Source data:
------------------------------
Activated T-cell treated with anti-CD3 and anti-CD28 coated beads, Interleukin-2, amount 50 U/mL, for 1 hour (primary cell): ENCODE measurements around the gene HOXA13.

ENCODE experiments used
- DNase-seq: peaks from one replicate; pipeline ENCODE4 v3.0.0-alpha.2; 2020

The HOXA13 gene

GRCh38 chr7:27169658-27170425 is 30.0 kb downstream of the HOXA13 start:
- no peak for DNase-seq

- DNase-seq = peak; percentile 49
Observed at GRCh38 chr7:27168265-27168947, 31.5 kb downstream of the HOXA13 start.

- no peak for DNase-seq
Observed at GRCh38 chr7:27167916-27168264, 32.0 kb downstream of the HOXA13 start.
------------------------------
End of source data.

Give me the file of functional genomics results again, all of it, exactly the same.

Activated T-cell treated with anti-CD3 and anti-CD28 coated beads, Interleukin-2, amount 50 U/mL, for 1 hour (primary cell): ENCODE measurements around the gene HOXA13.

ENCODE experiments used
- DNase-seq: peaks from one replicate; pipeline ENCODE4 v3.0.0-alpha.2; 2020

The HOXA13 gene

GRCh38 chr7:27169658-27170425 is 30.0 kb downstream of the HOXA13 start:
- no peak for DNase-seq

- DNase-seq = peak; percentile 49
Observed at GRCh38 chr7:27168265-27168947, 31.5 kb downstream of the HOXA13 start.

- no peak for DNase-seq
Observed at GRCh38 chr7:27167916-27168264, 32.0 kb downstream of the HOXA13 start.